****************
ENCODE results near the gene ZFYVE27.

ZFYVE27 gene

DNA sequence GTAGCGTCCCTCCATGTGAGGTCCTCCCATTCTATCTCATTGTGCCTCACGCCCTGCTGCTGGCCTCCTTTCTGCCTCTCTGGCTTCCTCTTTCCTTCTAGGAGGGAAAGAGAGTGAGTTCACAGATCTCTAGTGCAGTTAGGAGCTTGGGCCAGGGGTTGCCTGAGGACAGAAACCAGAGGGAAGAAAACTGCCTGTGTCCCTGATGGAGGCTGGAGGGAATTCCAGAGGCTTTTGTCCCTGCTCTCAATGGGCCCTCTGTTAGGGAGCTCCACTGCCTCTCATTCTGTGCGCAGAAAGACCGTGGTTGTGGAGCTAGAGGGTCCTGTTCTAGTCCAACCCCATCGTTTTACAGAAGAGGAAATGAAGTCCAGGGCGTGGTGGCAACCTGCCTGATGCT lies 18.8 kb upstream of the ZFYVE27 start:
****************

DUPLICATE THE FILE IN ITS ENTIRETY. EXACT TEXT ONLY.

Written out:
ENCODE results near the gene ZFYVE27.

ZFYVE27 gene

DNA sequence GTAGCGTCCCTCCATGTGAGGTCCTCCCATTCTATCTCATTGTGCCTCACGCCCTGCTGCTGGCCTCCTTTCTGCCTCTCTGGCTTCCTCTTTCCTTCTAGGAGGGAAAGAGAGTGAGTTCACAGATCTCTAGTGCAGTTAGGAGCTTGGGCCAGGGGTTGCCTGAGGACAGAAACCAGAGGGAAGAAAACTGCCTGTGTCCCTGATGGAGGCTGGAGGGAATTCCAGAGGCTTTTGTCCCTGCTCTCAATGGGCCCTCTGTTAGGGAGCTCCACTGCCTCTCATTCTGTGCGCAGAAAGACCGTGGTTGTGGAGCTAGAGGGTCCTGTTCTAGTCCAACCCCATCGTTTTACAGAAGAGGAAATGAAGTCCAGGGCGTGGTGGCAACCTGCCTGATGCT lies 18.8 kb upstream of the ZFYVE27 start: